• I disagreed on the Techniques that are NOT recommended - Using URL parameters such as lang=en, if you were noticed, this page support.google.com/webmasters/answer/182192?hl=en Google are using this method exactly, aren't they? And for years they have not do anything on their so called best practice. – Peter May 24 '15 at 15:58
  • Google generally does not have to optimize their own content for rankings. Parameters can be used, but I don't recommend them. You would want to use alt lang meta tags if you do decide to use them because you won't be able to rely on settings in Google webmaster tools. – Stephen Ostermiller May 24 '15 at 17:04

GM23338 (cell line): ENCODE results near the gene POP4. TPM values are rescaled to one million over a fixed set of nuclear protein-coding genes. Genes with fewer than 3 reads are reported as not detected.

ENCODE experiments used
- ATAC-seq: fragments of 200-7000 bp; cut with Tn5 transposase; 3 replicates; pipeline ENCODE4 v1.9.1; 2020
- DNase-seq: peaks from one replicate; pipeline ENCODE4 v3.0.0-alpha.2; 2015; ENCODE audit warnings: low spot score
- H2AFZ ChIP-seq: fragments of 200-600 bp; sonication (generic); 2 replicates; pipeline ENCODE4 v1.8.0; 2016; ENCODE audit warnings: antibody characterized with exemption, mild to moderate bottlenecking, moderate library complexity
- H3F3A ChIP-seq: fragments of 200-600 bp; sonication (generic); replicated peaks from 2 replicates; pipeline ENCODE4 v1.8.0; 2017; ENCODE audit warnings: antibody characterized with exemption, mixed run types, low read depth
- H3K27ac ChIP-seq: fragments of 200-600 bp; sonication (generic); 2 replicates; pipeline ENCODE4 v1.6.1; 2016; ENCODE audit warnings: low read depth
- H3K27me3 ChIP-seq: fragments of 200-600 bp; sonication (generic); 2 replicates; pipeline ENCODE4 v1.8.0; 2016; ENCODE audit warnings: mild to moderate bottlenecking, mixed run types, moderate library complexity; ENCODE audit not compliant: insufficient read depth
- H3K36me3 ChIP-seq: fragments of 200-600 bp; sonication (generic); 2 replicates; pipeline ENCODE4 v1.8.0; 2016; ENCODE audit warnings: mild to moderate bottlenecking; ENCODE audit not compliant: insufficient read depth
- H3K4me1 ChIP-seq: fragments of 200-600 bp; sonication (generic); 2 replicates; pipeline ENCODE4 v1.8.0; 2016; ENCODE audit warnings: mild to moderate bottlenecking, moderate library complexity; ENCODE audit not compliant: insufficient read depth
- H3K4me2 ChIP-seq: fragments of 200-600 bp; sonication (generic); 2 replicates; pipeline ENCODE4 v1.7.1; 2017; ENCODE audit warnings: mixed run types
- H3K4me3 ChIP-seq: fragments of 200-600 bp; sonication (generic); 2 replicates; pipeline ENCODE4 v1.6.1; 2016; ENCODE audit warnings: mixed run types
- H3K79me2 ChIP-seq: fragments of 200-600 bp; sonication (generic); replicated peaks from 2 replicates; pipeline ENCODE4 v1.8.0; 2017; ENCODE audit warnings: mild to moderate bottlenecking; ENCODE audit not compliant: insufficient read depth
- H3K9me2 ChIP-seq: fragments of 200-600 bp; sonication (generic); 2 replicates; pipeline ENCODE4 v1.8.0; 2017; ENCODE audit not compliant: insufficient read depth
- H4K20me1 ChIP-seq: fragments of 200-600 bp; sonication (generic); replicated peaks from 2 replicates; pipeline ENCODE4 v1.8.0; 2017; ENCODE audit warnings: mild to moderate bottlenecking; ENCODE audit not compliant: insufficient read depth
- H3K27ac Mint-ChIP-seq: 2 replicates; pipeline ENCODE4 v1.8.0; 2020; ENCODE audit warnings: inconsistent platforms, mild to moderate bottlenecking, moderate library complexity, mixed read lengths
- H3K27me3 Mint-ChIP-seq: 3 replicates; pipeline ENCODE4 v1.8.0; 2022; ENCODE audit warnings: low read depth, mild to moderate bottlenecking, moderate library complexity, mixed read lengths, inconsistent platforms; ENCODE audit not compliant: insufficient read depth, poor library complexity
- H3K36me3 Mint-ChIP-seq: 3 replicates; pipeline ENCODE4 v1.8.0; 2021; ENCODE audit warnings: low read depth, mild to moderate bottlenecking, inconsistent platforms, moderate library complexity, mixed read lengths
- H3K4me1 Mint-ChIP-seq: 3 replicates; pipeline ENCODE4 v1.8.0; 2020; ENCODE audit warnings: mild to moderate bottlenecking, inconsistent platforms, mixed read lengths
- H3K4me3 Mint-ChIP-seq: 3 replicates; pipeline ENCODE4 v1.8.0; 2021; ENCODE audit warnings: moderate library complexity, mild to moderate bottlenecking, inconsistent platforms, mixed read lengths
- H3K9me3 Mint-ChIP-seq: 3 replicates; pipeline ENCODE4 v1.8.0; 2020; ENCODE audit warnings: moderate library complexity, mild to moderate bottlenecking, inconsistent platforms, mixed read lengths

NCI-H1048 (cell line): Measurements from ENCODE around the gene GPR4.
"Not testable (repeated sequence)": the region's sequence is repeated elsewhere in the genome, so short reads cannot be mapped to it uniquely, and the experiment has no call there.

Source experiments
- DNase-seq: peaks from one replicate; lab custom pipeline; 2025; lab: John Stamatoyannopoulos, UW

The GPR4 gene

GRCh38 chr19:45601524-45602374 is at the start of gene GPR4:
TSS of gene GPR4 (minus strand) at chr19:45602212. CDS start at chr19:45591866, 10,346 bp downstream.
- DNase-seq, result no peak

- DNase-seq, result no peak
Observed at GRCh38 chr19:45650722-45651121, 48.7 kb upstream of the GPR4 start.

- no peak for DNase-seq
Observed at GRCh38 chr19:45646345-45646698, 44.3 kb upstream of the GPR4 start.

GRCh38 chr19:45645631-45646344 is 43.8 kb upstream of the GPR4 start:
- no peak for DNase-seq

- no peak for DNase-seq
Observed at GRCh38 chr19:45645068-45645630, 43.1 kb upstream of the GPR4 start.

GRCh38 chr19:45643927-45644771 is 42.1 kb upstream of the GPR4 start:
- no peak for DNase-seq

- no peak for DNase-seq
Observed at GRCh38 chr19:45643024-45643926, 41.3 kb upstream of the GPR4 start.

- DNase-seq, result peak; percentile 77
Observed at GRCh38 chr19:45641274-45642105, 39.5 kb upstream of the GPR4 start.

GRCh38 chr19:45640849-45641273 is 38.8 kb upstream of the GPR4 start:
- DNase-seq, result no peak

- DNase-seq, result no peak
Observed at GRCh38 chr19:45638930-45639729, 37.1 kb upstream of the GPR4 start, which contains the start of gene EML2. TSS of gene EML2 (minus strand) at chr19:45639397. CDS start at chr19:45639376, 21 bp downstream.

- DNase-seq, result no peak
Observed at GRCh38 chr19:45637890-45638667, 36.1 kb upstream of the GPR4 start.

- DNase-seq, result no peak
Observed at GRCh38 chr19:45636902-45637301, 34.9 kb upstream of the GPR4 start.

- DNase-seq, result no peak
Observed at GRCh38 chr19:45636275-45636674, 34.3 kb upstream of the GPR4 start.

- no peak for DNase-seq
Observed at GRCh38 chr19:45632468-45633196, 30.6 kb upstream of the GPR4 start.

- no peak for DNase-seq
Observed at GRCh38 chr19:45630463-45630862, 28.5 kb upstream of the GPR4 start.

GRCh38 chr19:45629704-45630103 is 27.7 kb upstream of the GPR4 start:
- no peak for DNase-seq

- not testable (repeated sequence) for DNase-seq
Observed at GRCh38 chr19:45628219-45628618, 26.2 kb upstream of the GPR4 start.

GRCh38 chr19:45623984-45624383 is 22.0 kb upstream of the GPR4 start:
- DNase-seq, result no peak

• what do you think of putting Standard English content at example.com/content and then other languages at example.com/fr/content – azerafati May 14 '16 at 5:11
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    @azerafati It makes it difficult to separate out the English site in Analytics and makes it impossible in Google Search Console. In search console the base site will always be a rollup of all the languages. – Stephen Ostermiller May 14 '16 at 10:10
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UPDATE IN 2015:

Google now supports Crawling and indexing of locale-adaptive pages!

Cited from the linked post, they support:

...

  • Geo-distributed crawling where Googlebot would start to use IP addresses that appear to be coming from outside the USA, in addition to the current IP addresses that appear to be from the USA that Googlebot currently uses.
  • Language-dependent crawling where Googlebot would start to crawl with an Accept-Language HTTP header in the request.

...

Although they still recommend using separate URLs.